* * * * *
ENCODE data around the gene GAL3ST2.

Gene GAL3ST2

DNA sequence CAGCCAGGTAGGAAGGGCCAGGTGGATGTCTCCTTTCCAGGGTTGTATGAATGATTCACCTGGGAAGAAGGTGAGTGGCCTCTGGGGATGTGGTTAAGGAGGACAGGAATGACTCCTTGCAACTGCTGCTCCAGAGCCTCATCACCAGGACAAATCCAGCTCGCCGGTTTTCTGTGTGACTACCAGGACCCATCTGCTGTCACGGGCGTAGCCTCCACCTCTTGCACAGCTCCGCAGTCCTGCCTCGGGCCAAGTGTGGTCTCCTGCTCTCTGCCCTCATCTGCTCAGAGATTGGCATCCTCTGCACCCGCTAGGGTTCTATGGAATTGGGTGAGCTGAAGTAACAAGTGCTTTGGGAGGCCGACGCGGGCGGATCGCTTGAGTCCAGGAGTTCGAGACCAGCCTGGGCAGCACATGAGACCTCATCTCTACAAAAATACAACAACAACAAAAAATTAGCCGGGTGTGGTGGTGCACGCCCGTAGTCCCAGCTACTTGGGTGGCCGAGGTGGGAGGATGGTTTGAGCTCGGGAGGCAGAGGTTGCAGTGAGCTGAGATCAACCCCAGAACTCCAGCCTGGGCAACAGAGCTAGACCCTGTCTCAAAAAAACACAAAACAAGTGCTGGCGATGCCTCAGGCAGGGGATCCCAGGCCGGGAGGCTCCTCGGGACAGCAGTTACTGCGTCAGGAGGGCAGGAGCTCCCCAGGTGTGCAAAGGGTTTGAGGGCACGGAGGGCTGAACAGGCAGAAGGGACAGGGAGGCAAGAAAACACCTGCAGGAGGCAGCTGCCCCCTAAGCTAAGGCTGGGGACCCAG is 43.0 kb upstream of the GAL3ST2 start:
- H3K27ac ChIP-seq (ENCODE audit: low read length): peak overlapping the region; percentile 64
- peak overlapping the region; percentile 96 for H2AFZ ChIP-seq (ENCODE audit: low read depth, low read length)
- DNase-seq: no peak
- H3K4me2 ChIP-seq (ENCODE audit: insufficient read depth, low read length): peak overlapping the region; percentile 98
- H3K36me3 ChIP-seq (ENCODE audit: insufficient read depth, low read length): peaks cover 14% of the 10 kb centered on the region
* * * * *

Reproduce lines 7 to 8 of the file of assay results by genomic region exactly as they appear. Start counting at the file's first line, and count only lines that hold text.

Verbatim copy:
- H3K4me2 ChIP-seq (ENCODE audit: insufficient read depth, low read length): peak overlapping the region; percentile 98
- H3K36me3 ChIP-seq (ENCODE audit: insufficient read depth, low read length): peaks cover 14% of the 10 kb centered on the region